But, since time was wasting and I was on a deadline, I just went for it.  Only put on one coat of stain, wiping it off almost immediately after applying it, working in sections.  I’m so very glad that I actually did like the color.  Let that dry overnight, then sanded it in spots to give it that distressed look, wiped it all down again, then applied a coat of poly. 

In all, I put two coats of poly on the base and 3 coats on the top.  After the 2nd coat on the top, I let it sit for 24-hours, then hand sanded with 220 grit sandpaper to make sure there were no drip spots and put on one more coat of poly. 

After that dried, we moved the base into the house, then set the top on it, measure to get it all square and centered on the base, and screw everything in.  WHAT A RELIEF!!!!

And I love it.  It’s just the right size for us, and I know it will last for 30 years.

That said, go check out some of the other contest entries, and see the winners, over on the site. There are some really amazing and creative people out there!

Total Cost: Stain/Poly - $45
           Wood - $55.42
            Screws - $16.43
           Wood Filler/Brushes/Sandpaper/Misc - $30.01
All told, and including tax, I spent about $180.  However, I have enough leftovers to make at least one more project.
Total time: Two solid weekends, mostly drilling pocket holes and waiting for stuff to dry.
Outcome: HUGE SUCCESS!!!!!!

Now go Make-Do a success of your own.

I have now built my scraps from this project. With the additional purchase of 2 4x4s, and one 2x4, I also have two benches and 10 office gifts. Not bad for $200.

Sunday, September 11, 2016

Pallet Barn Door

Over on YouTube, Sterling Davis hosted his annual Pallet Upcycle Challenge, and being the pallet lover that I am, I decided to participate. Besides, it was also a fundraiser for the Make A Wish Foundation.

I opted to replace this 80s-era cabinet door with a barn wood looking one.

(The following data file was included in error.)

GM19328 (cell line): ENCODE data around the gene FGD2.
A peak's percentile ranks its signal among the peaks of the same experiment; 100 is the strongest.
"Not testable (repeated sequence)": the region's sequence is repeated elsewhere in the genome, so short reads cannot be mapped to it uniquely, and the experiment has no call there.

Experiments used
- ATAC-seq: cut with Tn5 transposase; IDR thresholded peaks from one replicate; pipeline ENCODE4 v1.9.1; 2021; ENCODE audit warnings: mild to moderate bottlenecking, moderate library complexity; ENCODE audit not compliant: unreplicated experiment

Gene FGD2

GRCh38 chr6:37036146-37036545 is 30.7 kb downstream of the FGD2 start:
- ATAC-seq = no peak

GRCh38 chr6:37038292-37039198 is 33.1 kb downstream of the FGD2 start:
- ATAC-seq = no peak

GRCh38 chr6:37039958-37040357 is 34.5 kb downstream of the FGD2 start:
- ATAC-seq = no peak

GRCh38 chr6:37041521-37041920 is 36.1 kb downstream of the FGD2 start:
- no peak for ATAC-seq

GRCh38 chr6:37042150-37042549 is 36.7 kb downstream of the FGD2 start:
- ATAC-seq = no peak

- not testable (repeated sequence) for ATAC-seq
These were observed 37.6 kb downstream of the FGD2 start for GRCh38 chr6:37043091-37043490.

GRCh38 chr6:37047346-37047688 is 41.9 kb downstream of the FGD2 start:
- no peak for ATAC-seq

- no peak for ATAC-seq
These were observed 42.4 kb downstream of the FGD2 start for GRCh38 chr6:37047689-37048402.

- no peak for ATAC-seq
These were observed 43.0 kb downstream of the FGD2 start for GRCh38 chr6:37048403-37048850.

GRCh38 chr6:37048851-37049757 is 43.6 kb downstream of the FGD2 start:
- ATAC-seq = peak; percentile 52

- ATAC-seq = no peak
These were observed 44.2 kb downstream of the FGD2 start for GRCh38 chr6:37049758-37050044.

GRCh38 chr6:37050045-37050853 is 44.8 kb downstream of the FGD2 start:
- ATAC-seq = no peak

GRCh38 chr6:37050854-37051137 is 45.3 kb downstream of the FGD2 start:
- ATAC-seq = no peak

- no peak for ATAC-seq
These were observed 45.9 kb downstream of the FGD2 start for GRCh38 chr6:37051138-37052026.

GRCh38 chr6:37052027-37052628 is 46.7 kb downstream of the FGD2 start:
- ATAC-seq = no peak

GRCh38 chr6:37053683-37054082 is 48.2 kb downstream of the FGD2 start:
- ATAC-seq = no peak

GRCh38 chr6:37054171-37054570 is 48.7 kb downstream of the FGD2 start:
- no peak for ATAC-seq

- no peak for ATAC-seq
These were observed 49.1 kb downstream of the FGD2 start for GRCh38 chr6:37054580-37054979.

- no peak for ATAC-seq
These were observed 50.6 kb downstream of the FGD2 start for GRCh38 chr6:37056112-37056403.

Here is a link to my entry.

And here is a link to all of the 2016 Pallet Upcycle Challenge entries

It was a lot of fun and I am thrilled with how it turned out. 

COST: New Clamps & Oil finish - $60.
TIME: About 15 hours

Now go Make-Do something of your own. 

Thursday, August 25, 2016

Pallet shelf

Well, of course I’m using pallets, again. I collected a bunch a couple of years ago and need to use them up before I can pick up more! (Good thing I don’t have a hubby to gripe about my pallet hoarding problem.) HA!


You see ALL the time on Pinterest about how people take this old dirty ugly pallet and turn it into a shelf or art or something.  Well, I thought I would give it a try. Mostly because I needed to make room in my cabinets for other stuff and my mugs really didn’t need to take up the WHOLE cabinet, but partly because I wanted to see if it really was just that easy.


It IS just that easy, actually.   It’s all about knowing where to cut the pallet.  


Once you get it cut down, then it’s just a matter of sanding everything THOROUGHLY, then applying your paint of choice. 

Here’s what it looked like after I lightly spray painted it with some white.  It was a light coat because the paint can keptclogging and eventually just stopped entirely. After messing with it for a while, I just gave up and decided I liked it well enough.


Then, my tall tumblers didn’t really fit down into the space between the slats, so I just took some other leftover wood from the pallet wall I did, (I should write that up, also, eh?) and added the red accent shelves with my Ryobi Brad Nailer.  

Lastly, I screwed mug hooks into the wood, and called it done.


Of course, the hanging it part was pretty tricky.  I wound upusing my stud finder (wonder what would happen if I walked around Home Depot checking all guys with it) to locate the studs in the wall above my coffee bar, and then screwed it into the wall.  Remarkably, it is still hanging 24-hours later.


Total Cost: Mug hooks - $4.00

Total Time: About an hour, mostly for paint drying

Outcome: SUCCESS!!

No go Make-Do something of your own.

Monday, November 2, 2015

Painting Cement Floors

Another post!? And it hasn't been a month yet?! I know! I must be really rocking and rolling or something, eh?

I do stuff almost all the time. I have a hard time just sitting around. But it is so much easier for me to just post pictures on Instagram and keep going, then to stop and write up a blog with pictures and everything. However, I have had several people ask me about the pictures I have posted over the last several days of me redoing my bathroom floor, so here I am, posting another blog entry.